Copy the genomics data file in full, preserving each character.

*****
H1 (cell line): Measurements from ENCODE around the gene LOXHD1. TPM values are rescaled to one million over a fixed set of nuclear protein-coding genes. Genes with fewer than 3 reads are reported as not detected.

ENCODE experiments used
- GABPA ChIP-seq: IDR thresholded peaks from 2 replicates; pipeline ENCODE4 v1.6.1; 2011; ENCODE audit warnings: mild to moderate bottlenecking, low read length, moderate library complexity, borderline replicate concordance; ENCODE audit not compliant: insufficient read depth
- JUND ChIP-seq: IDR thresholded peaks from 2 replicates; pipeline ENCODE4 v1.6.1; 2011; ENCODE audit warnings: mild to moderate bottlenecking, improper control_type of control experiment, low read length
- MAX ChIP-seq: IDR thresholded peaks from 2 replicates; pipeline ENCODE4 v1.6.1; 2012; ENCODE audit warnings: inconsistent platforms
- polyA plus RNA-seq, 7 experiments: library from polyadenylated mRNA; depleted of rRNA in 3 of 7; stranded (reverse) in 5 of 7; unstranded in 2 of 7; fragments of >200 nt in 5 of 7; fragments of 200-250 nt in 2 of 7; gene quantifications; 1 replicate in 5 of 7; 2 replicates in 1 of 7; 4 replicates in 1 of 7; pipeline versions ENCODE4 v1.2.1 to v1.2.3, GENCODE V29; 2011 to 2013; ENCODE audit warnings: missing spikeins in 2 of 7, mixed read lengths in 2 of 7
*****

H1 (cell line): Measurements from ENCODE around the gene LOXHD1. TPM values are rescaled to one million over a fixed set of nuclear protein-coding genes. Genes with fewer than 3 reads are reported as not detected.

ENCODE experiments used
- GABPA ChIP-seq: IDR thresholded peaks from 2 replicates; pipeline ENCODE4 v1.6.1; 2011; ENCODE audit warnings: mild to moderate bottlenecking, low read length, moderate library complexity, borderline replicate concordance; ENCODE audit not compliant: insufficient read depth
- JUND ChIP-seq: IDR thresholded peaks from 2 replicates; pipeline ENCODE4 v1.6.1; 2011; ENCODE audit warnings: mild to moderate bottlenecking, improper control_type of control experiment, low read length
- MAX ChIP-seq: IDR thresholded peaks from 2 replicates; pipeline ENCODE4 v1.6.1; 2012; ENCODE audit warnings: inconsistent platforms
- polyA plus RNA-seq, 7 experiments: library from polyadenylated mRNA; depleted of rRNA in 3 of 7; stranded (reverse) in 5 of 7; unstranded in 2 of 7; fragments of >200 nt in 5 of 7; fragments of 200-250 nt in 2 of 7; gene quantifications; 1 replicate in 5 of 7; 2 replicates in 1 of 7; 4 replicates in 1 of 7; pipeline versions ENCODE4 v1.2.1 to v1.2.3, GENCODE V29; 2011 to 2013; ENCODE audit warnings: missing spikeins in 2 of 7, mixed read lengths in 2 of 7